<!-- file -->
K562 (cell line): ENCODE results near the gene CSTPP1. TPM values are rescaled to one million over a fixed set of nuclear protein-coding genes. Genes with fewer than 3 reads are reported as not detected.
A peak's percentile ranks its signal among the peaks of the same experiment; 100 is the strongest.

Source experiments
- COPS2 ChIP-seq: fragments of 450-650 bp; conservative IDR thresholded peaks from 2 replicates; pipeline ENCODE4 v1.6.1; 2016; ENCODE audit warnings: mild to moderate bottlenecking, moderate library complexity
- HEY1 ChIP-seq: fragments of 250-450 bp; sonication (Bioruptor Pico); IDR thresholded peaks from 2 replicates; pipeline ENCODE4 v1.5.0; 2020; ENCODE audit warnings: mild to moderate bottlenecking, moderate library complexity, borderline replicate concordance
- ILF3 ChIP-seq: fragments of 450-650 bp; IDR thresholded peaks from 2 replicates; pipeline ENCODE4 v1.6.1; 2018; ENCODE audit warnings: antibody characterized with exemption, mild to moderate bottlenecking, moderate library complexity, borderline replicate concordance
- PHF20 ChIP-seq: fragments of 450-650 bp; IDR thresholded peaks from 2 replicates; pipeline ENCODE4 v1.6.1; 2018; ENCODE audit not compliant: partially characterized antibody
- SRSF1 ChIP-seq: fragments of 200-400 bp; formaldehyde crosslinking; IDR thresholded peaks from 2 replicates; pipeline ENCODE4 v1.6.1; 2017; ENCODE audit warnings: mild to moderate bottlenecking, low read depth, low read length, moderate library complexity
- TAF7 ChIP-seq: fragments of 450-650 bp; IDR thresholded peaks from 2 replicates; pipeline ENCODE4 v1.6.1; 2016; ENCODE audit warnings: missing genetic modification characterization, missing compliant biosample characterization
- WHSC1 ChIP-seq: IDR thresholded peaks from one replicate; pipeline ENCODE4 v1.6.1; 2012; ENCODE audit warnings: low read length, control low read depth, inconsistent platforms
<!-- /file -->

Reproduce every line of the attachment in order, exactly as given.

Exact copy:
K562 (cell line): ENCODE results near the gene CSTPP1. TPM values are rescaled to one million over a fixed set of nuclear protein-coding genes. Genes with fewer than 3 reads are reported as not detected.
A peak's percentile ranks its signal among the peaks of the same experiment; 100 is the strongest.

Source experiments
- COPS2 ChIP-seq: fragments of 450-650 bp; conservative IDR thresholded peaks from 2 replicates; pipeline ENCODE4 v1.6.1; 2016; ENCODE audit warnings: mild to moderate bottlenecking, moderate library complexity
- HEY1 ChIP-seq: fragments of 250-450 bp; sonication (Bioruptor Pico); IDR thresholded peaks from 2 replicates; pipeline ENCODE4 v1.5.0; 2020; ENCODE audit warnings: mild to moderate bottlenecking, moderate library complexity, borderline replicate concordance
- ILF3 ChIP-seq: fragments of 450-650 bp; IDR thresholded peaks from 2 replicates; pipeline ENCODE4 v1.6.1; 2018; ENCODE audit warnings: antibody characterized with exemption, mild to moderate bottlenecking, moderate library complexity, borderline replicate concordance
- PHF20 ChIP-seq: fragments of 450-650 bp; IDR thresholded peaks from 2 replicates; pipeline ENCODE4 v1.6.1; 2018; ENCODE audit not compliant: partially characterized antibody
- SRSF1 ChIP-seq: fragments of 200-400 bp; formaldehyde crosslinking; IDR thresholded peaks from 2 replicates; pipeline ENCODE4 v1.6.1; 2017; ENCODE audit warnings: mild to moderate bottlenecking, low read depth, low read length, moderate library complexity
- TAF7 ChIP-seq: fragments of 450-650 bp; IDR thresholded peaks from 2 replicates; pipeline ENCODE4 v1.6.1; 2016; ENCODE audit warnings: missing genetic modification characterization, missing compliant biosample characterization
- WHSC1 ChIP-seq: IDR thresholded peaks from one replicate; pipeline ENCODE4 v1.6.1; 2012; ENCODE audit warnings: low read length, control low read depth, inconsistent platforms